Unified vs. Divided – How El Far3i’s ‘Fil Atmeh’ Restores Faith in a Denied Palestinian Identity
When you’ve been oppressed for too long, stripped of your right to a dignified life, and tortured relentlessly, it’s almost inevitable to lose touch with what matters, and what doesn’t. It’s almost inevitable to unknowingly give up on a right that is no longer familiar to you. And, it’s almost inevitable to abandon hope or even project your frustration in a way that eventually serves no true purpose. After an insightful discussion with Palestinian Jordanian rapper and singer, El Far3i, this very placement of Palestinian frustration into inauthentic attitudes is so cleverly revealed.
In his song ‘Fil Atmeh,’ the loss and disintegration of Palestinian authenticity is in fact, a darkness as the title indicates. He starts off the song by saying “yali negmak dawy bas el leil 3aneed.” Here he refers to the shining Palestinian youth, those who urge for a pure approach to the fight for peace that is tainted by a stubborn night. He emphasizes on this stubborn night, a stifled anger, a rigid commitment to an ineffective approach for peace. This unbreakable attachment to resist in a way that is no longer coherent with reality, has taken away from their right to an honorable representation. And if anything, it has shifted the narrative from Palestinians being one together, to being divided by factors that will never truly free them from their oppression.
“Seme3tak bet2ool lel nawy yebee3.” Drained by a seemingly unending level of injustice, many Palestinians have reached the end of their patience, and the extremity of their limits. The ones that are willing to sell, are the ones that have rationalized what feels like an ineffective hope. Exhausted with their desperation, they are nearing a place where the only reasonable thing to do is to sell their land and live in a way that aligns with reality, despite how unjust it is. “Wel rady bel2enkesam” are those who have come to accept a two state-solution. But, if you take a look at the map, the West Bank and Gaza are so deeply embedded in Israeli territories, that a two state “solution” would undeniably not bring Palestinians any feeling of belonging or home. Both satirically and subtly, El Far3i reveals that, whether the land is sold or a two state solution is enforced, neither one of these options really bring Palestinians the justice they wholeheartedly deserve.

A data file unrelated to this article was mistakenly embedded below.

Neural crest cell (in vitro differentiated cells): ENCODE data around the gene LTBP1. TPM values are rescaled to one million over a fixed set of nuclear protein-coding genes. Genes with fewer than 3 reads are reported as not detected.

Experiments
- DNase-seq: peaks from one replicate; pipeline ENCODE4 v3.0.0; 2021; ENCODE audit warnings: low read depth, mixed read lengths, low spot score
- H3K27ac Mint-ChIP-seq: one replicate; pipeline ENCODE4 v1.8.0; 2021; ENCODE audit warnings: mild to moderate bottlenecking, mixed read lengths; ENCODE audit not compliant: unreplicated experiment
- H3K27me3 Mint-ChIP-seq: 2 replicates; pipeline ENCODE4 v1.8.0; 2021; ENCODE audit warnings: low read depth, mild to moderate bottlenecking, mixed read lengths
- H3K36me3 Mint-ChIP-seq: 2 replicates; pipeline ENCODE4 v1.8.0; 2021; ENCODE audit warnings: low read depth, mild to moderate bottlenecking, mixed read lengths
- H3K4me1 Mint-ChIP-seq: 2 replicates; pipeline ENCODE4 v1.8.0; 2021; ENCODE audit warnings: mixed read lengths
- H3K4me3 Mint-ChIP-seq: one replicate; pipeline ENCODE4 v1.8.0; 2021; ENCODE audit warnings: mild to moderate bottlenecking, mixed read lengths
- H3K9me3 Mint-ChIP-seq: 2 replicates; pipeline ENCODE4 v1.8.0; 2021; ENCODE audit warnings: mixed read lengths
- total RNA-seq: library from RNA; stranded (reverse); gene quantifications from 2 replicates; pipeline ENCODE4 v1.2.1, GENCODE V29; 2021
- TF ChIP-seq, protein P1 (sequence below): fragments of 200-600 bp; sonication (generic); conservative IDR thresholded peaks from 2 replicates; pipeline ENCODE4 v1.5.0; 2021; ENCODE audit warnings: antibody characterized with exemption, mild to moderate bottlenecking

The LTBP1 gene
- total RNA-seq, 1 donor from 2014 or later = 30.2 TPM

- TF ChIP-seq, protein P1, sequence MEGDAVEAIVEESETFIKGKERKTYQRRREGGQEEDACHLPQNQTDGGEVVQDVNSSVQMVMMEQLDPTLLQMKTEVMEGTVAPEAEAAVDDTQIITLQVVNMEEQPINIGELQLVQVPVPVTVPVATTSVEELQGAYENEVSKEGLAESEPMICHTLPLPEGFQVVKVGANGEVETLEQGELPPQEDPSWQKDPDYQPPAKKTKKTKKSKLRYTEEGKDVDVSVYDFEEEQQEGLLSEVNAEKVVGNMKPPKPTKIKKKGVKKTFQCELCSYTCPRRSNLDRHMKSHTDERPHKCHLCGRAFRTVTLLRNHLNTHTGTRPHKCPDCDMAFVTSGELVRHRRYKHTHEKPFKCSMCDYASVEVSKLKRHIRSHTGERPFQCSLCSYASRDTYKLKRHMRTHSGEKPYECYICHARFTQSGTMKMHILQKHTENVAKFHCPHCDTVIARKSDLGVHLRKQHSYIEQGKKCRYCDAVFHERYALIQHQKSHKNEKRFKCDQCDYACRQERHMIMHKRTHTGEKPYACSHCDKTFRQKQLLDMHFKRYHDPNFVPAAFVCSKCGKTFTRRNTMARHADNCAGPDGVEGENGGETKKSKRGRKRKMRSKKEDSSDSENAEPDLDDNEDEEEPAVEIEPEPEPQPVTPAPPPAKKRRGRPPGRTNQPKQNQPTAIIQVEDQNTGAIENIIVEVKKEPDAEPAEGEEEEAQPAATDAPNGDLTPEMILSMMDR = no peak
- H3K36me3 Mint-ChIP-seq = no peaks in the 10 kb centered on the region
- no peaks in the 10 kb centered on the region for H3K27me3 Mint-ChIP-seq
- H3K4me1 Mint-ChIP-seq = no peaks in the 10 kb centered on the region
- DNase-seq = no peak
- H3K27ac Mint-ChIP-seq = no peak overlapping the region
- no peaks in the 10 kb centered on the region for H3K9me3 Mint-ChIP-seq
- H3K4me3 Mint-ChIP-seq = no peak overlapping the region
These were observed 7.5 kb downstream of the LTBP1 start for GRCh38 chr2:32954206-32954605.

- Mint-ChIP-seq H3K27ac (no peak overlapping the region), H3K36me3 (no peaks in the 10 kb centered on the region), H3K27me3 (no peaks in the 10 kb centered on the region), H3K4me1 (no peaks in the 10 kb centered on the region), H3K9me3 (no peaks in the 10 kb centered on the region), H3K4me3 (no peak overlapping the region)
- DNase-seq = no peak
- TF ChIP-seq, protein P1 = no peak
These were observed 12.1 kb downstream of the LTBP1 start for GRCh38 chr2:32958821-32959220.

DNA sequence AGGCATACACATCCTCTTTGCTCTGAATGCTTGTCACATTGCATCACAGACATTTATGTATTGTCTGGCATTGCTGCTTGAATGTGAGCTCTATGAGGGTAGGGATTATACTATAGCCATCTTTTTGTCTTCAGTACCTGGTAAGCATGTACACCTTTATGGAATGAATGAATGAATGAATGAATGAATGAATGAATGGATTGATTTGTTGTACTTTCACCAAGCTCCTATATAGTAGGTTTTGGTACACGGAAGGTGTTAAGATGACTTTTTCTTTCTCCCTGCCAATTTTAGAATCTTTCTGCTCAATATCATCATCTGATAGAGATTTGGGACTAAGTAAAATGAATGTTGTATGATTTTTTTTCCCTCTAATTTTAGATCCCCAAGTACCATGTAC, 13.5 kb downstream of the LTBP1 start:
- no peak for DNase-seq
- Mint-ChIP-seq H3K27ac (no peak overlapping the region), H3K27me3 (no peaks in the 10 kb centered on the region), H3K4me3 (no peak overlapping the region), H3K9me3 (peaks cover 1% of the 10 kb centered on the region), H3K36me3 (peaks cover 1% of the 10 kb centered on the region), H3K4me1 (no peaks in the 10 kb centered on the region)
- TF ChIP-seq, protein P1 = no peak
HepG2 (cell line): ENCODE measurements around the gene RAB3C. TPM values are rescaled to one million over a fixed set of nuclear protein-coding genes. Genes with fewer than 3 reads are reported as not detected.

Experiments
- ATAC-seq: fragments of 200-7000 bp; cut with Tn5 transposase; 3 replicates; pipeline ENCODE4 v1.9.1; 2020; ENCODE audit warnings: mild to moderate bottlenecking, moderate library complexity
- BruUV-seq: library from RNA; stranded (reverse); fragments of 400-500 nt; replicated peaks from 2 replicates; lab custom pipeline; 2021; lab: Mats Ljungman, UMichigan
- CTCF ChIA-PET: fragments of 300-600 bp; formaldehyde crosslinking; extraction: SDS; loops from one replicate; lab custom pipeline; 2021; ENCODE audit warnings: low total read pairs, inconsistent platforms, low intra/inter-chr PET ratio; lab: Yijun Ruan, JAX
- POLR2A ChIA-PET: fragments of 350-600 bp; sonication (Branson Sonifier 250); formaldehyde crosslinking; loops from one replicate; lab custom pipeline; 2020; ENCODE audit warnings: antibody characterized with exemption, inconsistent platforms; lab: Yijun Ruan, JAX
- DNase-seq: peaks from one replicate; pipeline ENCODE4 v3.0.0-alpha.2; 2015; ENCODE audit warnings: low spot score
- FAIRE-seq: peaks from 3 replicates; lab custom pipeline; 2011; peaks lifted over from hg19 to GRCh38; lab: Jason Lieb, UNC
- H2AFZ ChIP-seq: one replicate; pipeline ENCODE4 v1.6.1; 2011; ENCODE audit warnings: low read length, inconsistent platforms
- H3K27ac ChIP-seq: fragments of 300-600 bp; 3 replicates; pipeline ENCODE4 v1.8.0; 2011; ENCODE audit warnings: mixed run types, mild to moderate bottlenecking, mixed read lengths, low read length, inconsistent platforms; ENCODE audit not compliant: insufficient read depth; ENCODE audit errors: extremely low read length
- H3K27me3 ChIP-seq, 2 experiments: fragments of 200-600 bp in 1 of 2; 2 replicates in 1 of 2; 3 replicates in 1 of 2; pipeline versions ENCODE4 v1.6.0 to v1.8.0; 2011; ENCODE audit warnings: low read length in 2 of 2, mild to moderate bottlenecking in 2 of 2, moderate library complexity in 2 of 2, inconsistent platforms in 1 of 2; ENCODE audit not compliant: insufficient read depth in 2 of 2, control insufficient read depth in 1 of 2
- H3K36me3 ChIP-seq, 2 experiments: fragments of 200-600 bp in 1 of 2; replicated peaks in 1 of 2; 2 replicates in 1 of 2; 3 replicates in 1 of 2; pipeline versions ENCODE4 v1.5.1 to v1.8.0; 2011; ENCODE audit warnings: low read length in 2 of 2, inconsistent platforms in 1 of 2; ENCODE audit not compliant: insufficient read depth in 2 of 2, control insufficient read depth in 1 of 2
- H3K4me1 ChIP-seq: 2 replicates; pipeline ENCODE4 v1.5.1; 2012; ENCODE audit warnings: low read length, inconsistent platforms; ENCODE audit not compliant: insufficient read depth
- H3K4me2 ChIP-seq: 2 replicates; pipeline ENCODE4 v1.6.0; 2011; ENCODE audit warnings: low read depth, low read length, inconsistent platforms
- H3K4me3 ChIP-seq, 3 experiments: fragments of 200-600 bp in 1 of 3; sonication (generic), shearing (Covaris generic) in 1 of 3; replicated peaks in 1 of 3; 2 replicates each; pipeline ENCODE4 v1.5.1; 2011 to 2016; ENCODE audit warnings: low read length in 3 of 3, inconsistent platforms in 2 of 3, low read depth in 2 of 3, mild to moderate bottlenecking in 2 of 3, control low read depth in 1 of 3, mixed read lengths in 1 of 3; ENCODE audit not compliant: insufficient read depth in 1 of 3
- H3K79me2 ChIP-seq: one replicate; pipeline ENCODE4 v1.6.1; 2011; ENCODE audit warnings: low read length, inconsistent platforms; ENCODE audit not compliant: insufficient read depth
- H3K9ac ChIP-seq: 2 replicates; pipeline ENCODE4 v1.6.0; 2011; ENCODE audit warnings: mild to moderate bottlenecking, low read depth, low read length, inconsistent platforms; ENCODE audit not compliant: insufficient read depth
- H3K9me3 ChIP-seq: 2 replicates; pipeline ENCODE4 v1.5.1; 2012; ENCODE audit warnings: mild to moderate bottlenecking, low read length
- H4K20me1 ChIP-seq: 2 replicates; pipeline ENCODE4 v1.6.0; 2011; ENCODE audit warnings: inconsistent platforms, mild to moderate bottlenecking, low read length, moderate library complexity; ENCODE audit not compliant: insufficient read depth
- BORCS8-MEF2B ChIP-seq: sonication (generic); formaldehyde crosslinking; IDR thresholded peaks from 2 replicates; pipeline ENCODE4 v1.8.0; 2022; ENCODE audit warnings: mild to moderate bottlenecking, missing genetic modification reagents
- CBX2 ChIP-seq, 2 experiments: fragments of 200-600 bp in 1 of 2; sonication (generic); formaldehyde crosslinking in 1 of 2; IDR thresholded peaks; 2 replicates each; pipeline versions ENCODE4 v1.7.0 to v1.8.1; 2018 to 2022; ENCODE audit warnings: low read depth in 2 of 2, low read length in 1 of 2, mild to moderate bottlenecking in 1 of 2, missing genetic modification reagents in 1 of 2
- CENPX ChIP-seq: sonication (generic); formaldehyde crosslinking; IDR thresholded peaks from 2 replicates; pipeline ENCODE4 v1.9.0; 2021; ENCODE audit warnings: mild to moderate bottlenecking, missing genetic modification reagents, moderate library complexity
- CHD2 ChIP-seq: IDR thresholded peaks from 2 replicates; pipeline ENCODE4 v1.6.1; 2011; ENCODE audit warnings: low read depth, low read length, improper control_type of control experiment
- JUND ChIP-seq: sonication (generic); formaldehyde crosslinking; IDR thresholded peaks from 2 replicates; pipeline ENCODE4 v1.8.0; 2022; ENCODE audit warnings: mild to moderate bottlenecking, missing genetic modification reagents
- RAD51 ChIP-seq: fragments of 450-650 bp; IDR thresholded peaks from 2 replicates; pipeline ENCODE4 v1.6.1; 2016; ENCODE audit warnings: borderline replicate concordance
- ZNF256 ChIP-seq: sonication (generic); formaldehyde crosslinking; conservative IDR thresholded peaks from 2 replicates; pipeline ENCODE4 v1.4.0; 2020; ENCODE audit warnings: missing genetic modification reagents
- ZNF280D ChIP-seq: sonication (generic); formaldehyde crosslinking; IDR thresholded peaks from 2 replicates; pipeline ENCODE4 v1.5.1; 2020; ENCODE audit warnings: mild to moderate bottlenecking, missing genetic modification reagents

But, the youth comes in once again “la ana 3aleik mas2ool…wala khayef 3aleik tensany.” Driven by an unrelenting resilience, the lawful ones remain unaffected by those who derail Palestinian authenticity. Again, he says, if this dream is too far-fetched for you, then “forget it.” Their plans are not resting on their passiveness, as “sabrahom seedy el ayam.” Again and again, we see an untainted hope whose patience cannot be tested.
“Yali hamsak 3aly bewest el dajeej.” Their voice is rooted in true Palestinian identity, that it will not be denied or silenced by distracted ambitions. In the midst of the blasting noise, even a whisper will come through. Again and again, there is a relentless commitment to bringing Palestine to its truth, to its righteous solution. There is a commitment to give Palestine the fairness it has been yearning for, not just by their freedom from Israeli occupation, but more so, by earning this very freedom the dignified way.
The youth believes in its dignity. They have faith that those who have forgotten their righteous purpose will remember it once again. They insist that they’re not the only ones that can see the light, and sincerely know that they’re not the only ones who will ‘wake up from this darkness.’
In a vulnerable moment, we see El Far3i painfully reach out to his beaten people. “Raneit 3aleik ma kedert aseedak.” Here we can momentarily experience a softened pain, an agonized realization, not just by El Far3i, but for all the Palestinians whose prolonged oppression has unfairly separated them from each other. “How can I live when every single day my loved ones are dying?,” El Far3i asks himself. It is a pain that cannot be understood. And, despite the fact that this pain is so routinely, it still hurts each and every time, as though it has made itself known for the first time.
We cannot blame the Palestinians for going their separate ways. We cannot blame them for being resentful, and for turning this resentment into an attitude that is neither representative of reality, or of Palestinian values. But, in ‘Fil Atmeh,’ we see a persistence that cannot be broken, a hope that, despite its continuous denial to exist, it survives nonetheless. In the end of his song, El Far3i prays that God calmly takes them to a light that has no end. And we hope, that all Palestinians will come through, despite continually being given all the reasons not to. That they will use their truth to come together as one, rather than going on irrelevant tangents that will never serve them the justice they undeniably deserve. And finally, we hope that they will use all they have left to shine, to bring their truth into light, rather than enabling its darkness.